Our crisis overseas page suggests additional things you can do before and during foreign travel to help you stay safe.
Refunds and cancellations
If you wish to cancel or change a holiday that you’ve booked, you should contact your travel company. The question of refunds and cancellations is a matter for you and your travel company. Travel companies make their own decisions about whether or not to offer customers a refund. Many of them use our travel advice to help them reach these decisions, but we do not instruct travel companies on when they can or can’t offer a refund to their customers.
For more information about your rights if you wish to cancel a holiday, visit the Citizen’s Advice Bureau website. For help resolving problems with a flight booking, visit the website of the Civil Aviation Authority. For questions about travel insurance, contact your insurance provider and if you’re not happy with their response, you can complain to the Financial Ombudsman Service.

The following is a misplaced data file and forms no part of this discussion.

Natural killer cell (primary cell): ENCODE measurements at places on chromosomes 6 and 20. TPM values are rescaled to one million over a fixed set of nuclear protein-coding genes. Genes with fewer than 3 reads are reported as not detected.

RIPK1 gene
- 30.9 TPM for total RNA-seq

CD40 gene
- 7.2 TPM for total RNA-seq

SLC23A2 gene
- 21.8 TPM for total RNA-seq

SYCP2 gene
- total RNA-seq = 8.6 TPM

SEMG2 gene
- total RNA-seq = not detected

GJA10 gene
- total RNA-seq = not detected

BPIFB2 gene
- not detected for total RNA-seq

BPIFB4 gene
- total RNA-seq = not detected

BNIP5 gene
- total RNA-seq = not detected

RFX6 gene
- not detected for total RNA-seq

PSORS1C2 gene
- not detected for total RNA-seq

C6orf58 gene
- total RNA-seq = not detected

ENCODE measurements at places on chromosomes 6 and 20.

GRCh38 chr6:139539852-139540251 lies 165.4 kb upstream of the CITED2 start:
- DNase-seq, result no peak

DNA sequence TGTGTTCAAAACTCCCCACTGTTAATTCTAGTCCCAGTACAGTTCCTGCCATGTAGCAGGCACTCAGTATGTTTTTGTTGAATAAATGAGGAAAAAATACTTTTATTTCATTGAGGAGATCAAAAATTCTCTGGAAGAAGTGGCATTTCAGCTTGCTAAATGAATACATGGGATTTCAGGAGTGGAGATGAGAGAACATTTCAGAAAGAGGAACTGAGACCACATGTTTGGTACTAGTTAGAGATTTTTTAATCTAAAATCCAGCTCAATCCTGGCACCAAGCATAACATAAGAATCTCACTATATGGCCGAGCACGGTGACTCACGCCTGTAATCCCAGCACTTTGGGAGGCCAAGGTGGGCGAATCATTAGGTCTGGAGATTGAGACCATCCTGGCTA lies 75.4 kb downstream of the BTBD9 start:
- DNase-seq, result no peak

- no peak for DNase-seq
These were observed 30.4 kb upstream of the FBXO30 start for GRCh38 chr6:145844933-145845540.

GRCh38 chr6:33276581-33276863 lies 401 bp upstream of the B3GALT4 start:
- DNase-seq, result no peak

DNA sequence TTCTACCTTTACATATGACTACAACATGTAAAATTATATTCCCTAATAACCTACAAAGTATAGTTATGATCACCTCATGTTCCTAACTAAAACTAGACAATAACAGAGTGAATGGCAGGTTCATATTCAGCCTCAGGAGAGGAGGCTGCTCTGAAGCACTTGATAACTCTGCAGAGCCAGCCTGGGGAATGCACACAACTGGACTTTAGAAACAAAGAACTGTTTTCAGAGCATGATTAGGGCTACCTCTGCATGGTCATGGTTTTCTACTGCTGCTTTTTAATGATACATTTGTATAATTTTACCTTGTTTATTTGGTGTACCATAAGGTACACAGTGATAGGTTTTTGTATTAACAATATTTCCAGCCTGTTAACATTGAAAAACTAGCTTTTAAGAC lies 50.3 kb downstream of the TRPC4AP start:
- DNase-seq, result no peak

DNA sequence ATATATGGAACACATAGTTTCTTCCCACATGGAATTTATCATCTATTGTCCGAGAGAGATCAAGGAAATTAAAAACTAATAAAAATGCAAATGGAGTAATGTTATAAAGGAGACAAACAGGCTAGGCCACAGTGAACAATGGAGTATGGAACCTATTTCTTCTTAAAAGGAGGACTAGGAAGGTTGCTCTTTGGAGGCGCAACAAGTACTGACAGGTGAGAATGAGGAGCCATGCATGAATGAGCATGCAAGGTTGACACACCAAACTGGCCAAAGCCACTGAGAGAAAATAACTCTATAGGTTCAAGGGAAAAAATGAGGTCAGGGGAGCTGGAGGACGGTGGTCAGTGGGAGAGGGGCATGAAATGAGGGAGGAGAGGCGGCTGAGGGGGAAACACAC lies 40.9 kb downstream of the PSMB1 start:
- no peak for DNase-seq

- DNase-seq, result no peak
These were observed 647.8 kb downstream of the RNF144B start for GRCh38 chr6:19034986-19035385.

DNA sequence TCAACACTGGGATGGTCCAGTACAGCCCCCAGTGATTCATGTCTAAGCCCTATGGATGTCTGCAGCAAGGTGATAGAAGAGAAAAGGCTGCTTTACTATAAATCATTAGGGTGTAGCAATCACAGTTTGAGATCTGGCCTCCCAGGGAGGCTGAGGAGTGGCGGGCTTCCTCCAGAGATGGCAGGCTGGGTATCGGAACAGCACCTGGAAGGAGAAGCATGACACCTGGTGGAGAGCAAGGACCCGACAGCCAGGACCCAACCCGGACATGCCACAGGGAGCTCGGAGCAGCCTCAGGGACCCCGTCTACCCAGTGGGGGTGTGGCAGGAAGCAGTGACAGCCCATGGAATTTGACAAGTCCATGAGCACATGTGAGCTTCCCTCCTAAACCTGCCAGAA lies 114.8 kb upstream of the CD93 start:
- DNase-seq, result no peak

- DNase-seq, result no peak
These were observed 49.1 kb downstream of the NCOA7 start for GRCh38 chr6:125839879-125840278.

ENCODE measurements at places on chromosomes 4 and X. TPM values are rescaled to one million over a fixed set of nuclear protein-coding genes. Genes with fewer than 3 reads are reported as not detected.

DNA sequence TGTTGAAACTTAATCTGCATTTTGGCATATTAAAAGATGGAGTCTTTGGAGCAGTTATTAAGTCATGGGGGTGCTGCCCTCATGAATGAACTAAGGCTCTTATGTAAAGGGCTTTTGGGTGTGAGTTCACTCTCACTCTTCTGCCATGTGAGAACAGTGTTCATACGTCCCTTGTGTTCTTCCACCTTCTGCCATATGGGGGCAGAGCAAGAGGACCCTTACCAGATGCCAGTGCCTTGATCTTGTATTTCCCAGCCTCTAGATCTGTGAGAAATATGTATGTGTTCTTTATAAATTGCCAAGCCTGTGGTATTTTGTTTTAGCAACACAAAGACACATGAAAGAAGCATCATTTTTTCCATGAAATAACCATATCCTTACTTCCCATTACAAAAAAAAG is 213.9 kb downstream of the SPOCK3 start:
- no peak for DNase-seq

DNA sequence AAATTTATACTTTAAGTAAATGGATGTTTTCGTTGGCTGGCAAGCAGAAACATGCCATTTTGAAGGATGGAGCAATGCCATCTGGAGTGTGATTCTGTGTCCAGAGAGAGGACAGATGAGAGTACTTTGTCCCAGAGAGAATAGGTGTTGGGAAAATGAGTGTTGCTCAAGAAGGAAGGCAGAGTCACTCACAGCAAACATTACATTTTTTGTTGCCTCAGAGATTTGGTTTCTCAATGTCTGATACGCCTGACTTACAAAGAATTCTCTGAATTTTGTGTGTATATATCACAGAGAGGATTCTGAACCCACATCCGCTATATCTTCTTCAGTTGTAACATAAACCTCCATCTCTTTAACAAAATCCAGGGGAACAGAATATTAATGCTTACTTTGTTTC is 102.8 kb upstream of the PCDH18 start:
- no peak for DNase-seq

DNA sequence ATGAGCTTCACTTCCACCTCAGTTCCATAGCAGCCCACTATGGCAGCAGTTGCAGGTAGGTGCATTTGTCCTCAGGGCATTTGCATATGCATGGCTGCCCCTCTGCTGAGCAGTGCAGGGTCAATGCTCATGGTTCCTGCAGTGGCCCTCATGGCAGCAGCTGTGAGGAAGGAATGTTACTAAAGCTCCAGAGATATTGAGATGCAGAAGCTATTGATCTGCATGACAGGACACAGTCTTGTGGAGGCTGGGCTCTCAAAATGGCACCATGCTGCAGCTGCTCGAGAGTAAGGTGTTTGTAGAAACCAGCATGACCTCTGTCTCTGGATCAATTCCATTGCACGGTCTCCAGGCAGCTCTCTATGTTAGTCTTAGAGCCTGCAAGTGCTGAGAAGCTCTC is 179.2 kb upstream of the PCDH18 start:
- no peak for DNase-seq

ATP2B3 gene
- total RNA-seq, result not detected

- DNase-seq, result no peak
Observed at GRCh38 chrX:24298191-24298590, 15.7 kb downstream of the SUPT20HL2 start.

Registering your travel details with us
We’re no longer asking people to register with us before travel. Our foreign travel checklist and crisis overseas page suggest things you can do before and during foreign travel to plan your trip and stay safe.
Previous versions of FCO travel advice
If you’re a British national and you have a question about travelling abroad that isn’t covered in our foreign travel advice or elsewhere on GOV.UK, you can submit an enquiry. We’re not able to provide tailored advice for specific trips.